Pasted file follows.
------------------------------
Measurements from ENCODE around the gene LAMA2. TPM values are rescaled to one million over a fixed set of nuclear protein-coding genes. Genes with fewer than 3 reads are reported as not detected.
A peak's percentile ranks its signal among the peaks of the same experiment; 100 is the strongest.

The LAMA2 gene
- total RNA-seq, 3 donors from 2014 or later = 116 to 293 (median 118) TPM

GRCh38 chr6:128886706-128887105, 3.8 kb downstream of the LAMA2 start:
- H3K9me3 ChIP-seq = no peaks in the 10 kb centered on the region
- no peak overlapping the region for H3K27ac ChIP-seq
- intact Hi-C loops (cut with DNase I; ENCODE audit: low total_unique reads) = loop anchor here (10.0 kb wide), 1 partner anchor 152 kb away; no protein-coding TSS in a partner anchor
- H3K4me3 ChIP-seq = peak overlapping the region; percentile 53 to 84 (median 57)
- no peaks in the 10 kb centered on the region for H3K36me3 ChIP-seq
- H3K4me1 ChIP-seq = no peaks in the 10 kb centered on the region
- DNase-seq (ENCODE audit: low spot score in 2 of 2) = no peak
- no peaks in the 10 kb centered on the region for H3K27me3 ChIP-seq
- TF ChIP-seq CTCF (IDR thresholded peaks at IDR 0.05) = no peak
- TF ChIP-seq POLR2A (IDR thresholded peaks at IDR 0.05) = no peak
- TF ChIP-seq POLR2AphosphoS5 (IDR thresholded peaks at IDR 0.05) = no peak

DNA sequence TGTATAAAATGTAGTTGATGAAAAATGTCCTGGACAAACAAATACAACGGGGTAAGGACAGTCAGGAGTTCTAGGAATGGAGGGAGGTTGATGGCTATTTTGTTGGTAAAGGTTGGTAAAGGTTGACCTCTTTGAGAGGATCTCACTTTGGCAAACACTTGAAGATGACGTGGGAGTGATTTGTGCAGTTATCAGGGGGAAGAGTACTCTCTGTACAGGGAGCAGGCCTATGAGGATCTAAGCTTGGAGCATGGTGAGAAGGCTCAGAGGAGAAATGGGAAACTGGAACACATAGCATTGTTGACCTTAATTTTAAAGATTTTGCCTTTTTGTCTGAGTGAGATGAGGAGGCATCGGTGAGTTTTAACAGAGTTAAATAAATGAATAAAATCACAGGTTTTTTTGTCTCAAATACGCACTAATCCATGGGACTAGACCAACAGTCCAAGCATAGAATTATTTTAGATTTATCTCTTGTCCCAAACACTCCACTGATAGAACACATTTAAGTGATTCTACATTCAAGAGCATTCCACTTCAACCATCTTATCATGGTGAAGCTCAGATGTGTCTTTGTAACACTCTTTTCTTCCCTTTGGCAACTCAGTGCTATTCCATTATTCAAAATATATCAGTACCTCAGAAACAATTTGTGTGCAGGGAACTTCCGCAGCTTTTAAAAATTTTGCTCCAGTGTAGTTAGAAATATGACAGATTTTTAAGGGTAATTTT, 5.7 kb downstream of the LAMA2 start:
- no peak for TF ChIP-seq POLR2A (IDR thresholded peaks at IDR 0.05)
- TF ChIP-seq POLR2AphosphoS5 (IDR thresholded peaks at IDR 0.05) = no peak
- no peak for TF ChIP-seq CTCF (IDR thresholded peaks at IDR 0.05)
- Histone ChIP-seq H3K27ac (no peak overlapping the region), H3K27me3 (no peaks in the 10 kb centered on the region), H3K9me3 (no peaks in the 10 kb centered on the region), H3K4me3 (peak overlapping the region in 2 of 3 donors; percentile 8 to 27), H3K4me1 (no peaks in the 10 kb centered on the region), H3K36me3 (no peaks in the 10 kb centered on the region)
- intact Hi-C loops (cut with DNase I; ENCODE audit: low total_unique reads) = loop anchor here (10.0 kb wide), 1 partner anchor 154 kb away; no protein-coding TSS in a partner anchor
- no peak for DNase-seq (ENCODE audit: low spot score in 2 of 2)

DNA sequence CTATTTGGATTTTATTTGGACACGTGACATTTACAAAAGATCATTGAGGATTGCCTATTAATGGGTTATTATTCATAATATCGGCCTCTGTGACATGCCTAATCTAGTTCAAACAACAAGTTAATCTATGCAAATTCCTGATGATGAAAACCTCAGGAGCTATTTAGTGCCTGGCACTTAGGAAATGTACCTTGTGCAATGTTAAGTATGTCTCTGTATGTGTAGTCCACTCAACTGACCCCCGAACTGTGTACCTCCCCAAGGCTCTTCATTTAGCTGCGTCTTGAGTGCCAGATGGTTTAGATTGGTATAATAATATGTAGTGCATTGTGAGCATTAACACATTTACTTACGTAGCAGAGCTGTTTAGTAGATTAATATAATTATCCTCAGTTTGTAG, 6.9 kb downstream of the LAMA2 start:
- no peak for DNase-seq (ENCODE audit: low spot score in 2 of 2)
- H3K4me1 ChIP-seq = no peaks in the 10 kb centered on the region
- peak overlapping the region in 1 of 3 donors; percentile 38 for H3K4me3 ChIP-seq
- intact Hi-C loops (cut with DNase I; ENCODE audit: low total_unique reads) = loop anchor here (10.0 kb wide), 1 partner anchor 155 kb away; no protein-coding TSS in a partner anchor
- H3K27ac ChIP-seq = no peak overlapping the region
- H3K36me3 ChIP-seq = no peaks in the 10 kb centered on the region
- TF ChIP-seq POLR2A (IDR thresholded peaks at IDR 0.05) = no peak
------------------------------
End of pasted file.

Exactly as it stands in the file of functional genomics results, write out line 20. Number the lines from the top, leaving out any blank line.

- no peak for TF ChIP-seq CTCF (IDR thresholded peaks at IDR 0.05)